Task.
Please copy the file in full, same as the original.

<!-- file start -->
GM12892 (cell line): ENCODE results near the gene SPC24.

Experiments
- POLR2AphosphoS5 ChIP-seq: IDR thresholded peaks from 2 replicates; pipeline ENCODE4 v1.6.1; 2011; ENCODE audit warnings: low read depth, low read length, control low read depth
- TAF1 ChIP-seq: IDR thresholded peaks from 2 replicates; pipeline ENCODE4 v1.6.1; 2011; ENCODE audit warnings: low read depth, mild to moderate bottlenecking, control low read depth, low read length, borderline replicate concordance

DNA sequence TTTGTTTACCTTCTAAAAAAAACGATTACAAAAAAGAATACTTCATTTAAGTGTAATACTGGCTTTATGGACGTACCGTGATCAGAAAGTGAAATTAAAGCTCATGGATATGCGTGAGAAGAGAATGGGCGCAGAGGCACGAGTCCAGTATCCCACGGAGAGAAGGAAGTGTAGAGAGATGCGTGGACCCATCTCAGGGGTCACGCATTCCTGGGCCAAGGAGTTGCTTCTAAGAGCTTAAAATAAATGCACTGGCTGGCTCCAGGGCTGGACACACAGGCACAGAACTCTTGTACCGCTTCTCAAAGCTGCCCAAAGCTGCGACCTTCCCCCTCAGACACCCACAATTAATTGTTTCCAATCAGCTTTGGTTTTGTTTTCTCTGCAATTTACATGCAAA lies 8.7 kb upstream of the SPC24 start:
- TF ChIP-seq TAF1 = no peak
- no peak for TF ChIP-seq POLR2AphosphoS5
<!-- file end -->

GM12892 (cell line): ENCODE results near the gene SPC24.

Experiments
- POLR2AphosphoS5 ChIP-seq: IDR thresholded peaks from 2 replicates; pipeline ENCODE4 v1.6.1; 2011; ENCODE audit warnings: low read depth, low read length, control low read depth
- TAF1 ChIP-seq: IDR thresholded peaks from 2 replicates; pipeline ENCODE4 v1.6.1; 2011; ENCODE audit warnings: low read depth, mild to moderate bottlenecking, control low read depth, low read length, borderline replicate concordance

DNA sequence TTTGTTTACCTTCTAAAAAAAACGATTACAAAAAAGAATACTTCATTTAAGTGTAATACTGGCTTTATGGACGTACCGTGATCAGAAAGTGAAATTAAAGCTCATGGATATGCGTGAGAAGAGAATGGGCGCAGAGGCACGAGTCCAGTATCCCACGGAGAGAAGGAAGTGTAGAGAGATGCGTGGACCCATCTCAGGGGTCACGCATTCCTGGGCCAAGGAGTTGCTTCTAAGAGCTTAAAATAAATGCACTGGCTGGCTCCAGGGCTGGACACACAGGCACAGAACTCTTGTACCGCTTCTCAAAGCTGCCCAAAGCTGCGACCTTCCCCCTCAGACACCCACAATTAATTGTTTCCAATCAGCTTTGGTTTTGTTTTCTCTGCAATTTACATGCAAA lies 8.7 kb upstream of the SPC24 start:
- TF ChIP-seq TAF1 = no peak
- no peak for TF ChIP-seq POLR2AphosphoS5